One of the qualities which attracts visitors to Iceland is its wilderness, and all that open space can tempt people into testing their driving skills and the capabilities of their cars.
Unfortunately, as Guðbjörg Gunnasdóttir (Manager of Snæfellsjókull National Park) explained to me, these are very fragile environments which are easily damaged and susceptible to erosion. Soils tend to be loose, vegetation is very fragile and water can be channelled along tracks increasing soil erosion.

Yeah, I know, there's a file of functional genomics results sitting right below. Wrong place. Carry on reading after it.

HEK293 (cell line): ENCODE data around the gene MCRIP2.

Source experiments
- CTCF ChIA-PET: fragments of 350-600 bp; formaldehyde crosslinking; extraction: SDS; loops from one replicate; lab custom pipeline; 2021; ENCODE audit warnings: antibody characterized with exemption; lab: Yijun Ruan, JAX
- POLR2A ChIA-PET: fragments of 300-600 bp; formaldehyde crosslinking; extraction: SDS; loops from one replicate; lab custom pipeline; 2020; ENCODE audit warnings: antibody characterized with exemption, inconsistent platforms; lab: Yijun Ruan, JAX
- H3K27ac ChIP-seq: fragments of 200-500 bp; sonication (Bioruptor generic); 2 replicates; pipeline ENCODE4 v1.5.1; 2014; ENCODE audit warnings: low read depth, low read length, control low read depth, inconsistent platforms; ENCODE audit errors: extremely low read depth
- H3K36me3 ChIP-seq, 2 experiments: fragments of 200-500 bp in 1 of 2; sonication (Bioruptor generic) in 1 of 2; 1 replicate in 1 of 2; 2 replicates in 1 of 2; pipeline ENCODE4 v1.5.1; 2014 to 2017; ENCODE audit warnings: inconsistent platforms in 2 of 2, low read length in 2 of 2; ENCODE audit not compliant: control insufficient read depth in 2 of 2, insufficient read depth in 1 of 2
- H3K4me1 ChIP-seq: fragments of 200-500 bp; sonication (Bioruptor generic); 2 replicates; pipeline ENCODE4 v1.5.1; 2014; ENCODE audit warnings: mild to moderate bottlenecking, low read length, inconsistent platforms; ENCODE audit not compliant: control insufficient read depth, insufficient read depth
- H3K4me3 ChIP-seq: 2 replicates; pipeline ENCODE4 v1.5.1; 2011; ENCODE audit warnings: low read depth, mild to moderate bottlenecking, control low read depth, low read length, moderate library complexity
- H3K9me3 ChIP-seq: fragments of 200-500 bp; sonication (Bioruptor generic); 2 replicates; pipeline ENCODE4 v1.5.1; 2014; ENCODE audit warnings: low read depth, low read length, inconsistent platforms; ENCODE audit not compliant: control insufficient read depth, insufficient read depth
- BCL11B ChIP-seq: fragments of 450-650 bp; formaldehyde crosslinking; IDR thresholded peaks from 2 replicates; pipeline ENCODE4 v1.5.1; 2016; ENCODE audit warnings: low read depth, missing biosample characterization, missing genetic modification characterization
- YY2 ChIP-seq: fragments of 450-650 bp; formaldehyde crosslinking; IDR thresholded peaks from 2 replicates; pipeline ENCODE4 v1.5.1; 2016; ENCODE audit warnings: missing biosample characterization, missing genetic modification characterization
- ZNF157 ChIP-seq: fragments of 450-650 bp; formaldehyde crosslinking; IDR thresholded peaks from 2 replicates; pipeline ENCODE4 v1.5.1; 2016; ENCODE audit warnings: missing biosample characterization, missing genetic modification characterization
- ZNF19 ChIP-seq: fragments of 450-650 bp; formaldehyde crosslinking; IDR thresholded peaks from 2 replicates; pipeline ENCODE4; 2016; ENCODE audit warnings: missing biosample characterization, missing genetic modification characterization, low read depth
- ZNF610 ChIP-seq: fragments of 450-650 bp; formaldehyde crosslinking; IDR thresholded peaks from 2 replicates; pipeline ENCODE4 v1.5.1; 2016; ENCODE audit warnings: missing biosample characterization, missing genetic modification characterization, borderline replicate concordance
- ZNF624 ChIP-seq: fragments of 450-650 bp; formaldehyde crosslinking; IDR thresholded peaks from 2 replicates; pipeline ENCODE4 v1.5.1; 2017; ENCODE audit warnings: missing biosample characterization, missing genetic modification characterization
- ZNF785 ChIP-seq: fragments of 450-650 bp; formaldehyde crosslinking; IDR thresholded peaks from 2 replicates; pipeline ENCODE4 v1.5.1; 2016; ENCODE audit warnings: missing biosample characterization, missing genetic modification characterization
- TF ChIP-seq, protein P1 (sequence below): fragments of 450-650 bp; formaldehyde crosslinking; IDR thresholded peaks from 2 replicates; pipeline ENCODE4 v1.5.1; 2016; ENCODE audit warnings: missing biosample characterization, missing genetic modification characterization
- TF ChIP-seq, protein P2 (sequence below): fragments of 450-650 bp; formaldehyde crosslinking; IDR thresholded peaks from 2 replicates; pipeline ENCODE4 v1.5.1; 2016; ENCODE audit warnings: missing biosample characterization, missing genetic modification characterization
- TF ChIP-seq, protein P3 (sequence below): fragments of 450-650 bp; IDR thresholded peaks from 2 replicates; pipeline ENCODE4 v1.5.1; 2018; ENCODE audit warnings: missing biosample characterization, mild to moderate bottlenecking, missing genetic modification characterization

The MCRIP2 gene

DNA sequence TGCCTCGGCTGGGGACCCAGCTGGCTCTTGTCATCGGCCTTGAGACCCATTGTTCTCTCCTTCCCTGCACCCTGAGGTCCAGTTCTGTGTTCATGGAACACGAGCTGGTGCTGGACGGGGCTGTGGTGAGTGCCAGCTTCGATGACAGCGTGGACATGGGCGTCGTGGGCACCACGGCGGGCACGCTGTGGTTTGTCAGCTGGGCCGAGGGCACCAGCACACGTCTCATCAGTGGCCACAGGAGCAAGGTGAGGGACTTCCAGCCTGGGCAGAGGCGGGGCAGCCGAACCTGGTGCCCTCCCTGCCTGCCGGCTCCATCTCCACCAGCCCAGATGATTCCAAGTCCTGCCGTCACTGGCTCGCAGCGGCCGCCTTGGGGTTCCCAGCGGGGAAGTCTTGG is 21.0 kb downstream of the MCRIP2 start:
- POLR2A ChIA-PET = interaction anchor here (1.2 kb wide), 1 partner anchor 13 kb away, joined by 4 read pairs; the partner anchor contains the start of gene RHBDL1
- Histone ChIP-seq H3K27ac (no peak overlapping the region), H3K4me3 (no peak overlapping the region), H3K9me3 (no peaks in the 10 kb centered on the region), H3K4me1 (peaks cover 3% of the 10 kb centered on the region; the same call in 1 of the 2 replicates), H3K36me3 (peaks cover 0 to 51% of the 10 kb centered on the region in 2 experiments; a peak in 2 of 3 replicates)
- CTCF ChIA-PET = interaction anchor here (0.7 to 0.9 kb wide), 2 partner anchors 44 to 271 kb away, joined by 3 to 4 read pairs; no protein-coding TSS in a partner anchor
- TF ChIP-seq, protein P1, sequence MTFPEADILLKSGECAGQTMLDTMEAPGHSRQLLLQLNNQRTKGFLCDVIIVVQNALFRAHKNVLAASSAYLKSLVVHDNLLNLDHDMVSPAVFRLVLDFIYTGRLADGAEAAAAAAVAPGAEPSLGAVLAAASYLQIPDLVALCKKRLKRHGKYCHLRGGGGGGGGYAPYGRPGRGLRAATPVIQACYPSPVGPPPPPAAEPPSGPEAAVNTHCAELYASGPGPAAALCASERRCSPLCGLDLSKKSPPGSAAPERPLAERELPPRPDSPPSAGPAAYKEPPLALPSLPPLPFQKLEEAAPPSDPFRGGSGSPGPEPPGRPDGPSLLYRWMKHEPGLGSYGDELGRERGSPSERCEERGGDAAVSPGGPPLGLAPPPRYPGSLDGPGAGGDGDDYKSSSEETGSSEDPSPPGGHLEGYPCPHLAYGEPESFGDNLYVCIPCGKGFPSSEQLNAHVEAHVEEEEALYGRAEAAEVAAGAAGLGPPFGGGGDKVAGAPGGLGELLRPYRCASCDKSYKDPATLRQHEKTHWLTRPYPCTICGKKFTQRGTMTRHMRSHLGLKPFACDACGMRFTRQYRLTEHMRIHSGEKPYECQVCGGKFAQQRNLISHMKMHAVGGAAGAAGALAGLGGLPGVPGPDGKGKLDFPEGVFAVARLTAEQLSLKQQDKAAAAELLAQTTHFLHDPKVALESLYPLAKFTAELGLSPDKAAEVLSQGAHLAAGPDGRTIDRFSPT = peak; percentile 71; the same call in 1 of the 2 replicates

Tracks can take decades to recover and so the Environment Agency of Iceland is trying to raise awareness of this issue so that everyone can experience Iceland’s raw beauty.
We have seen quite a lot of evidence of old trackways on the Icelandic landscape. The one below was from our first day on the Reykjanes peninsula, where the compacted soil had been colonised by different species to those found in across the surrounding marshland.